I’m doing manuscript critiques for the Backspace Writer’s Conference, which I’ll be at tomorrow and Friday. As I’ve mentioned before on this blog, I love going to writing conferences. I love having the opportunity to interact with writers, giving them feedback that I just don’t have time to give when answering queries. I also get very inspired to write. I am, after all, first and formost (at least in my own mind, if not in actuality) a writer. I had lunch the other day with my client Joe McGee, who is not only a very fine writer himself but also teaches writing to others. Joe and I were discussing writing, inspiration, and how difficult it is can be to get out of our own way.
As an agent I’m constantly reading other people’s work and assessing their writing and ideas to see if they have legs for publication. I see many of the same mistakes or weaknesses in writing over and over and over and over again. Information dumping. Descriptions of things/events/thoughts/etc… that do nothing to move the plot forward or illuminate a character. Lots of throat clearing. Lots and lots and lots of telling (versus showing) of a story. Tons of wiggling eyebrows, noticing of something suddenly, and thoughts conveniently crossing a main character’s mind. And let’s not forget dream sequences, staring into mirrors, and remembering one’s childhood or dead mother/father/grandparent/sibling/best friend/boy or girlfriend.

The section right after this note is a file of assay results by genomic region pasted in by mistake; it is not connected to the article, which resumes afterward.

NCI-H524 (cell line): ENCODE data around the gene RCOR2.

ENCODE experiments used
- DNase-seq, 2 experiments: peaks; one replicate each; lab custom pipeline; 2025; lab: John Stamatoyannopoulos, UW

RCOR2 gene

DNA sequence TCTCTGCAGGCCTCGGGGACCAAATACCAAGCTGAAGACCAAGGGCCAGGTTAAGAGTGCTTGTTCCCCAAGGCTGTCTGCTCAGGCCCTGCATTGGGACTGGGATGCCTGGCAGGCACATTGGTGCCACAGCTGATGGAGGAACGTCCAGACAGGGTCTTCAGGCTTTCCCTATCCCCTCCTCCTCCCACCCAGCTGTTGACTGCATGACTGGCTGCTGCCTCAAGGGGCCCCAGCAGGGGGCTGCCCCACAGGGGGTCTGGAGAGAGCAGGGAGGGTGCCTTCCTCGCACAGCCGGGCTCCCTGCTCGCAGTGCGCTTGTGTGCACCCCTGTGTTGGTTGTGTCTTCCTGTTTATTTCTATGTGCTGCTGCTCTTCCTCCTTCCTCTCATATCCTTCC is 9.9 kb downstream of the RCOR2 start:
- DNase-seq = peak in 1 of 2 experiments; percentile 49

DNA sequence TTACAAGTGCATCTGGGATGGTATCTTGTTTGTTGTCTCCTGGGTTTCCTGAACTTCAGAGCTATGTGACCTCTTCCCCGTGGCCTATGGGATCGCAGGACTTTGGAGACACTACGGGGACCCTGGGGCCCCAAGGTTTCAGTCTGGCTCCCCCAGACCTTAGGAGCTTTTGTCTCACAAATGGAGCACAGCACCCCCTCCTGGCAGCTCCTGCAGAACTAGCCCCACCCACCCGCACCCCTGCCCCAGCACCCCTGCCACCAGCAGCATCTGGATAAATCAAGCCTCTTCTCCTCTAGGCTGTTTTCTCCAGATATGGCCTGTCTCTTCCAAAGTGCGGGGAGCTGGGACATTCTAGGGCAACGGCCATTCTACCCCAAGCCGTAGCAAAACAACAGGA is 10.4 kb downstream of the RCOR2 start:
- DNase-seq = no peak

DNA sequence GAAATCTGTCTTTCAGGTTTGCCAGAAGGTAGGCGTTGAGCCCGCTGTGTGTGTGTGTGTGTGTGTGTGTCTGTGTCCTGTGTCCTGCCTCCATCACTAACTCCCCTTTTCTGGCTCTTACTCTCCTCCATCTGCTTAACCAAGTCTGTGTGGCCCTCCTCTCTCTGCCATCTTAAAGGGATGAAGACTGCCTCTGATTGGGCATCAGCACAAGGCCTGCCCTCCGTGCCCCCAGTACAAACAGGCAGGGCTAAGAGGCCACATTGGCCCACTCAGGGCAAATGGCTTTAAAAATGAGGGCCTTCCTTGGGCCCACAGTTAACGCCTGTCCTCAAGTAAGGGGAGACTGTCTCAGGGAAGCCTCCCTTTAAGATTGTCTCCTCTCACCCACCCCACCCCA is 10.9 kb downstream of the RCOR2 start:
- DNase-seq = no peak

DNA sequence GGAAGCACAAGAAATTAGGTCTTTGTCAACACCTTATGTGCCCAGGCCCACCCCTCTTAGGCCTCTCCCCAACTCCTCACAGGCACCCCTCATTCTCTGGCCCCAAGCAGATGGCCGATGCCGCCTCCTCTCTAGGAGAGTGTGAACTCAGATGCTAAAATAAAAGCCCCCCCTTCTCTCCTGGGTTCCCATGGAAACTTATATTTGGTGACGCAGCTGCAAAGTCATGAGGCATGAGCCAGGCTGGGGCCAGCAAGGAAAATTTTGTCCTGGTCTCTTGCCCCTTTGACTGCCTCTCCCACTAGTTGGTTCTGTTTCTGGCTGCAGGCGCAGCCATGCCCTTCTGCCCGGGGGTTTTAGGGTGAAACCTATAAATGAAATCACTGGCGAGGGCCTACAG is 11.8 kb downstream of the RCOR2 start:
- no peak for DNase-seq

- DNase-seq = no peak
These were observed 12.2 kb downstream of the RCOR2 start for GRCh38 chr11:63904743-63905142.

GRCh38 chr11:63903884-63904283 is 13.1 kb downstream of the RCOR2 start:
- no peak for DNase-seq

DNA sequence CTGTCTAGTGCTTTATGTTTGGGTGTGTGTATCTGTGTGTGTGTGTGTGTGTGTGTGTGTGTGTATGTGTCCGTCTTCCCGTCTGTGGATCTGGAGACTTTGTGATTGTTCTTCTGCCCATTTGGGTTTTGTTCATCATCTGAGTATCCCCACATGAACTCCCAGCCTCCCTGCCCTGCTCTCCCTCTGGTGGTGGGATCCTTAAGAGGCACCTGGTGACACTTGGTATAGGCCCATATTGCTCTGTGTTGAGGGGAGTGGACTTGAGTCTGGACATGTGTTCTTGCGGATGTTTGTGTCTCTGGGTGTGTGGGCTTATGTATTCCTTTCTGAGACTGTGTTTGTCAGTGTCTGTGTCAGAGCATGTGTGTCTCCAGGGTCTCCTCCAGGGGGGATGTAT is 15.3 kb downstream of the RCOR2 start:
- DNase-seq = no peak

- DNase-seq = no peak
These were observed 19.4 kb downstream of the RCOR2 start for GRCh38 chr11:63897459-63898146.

So as I critique these pages for the conference, I’m mostly saying the same things to these authors. Does this make them bad writers? No, not really. Actually, some of them are darn good writers. But the repetitiveness of my critiques points to how difficult it is to overcome these pitfalls, regardless of one’s skill level or innate talent.
So how does doing this affect me as a writer? Well, it actually stymies me. I find it excruciatingly difficult to get out of my own way. Joe’s (excellent) advice, and the advice of so many who have commented on the blog, is to just write the goddam first draft. Write it without revising. Write it because it wants to be written. Write it without thinking too much. Write it for yourself, not for anyone else’s eyes. Just write it.
Although I know many of you are eager to give me your advice, honestly I don’t really need more advice. As my kids say to me, “I’m good.” I mean, we all know what to do about it: Just write anyway. What I’d love to know though is what stops you. What stymies you when you’re writing and why do you think it does that?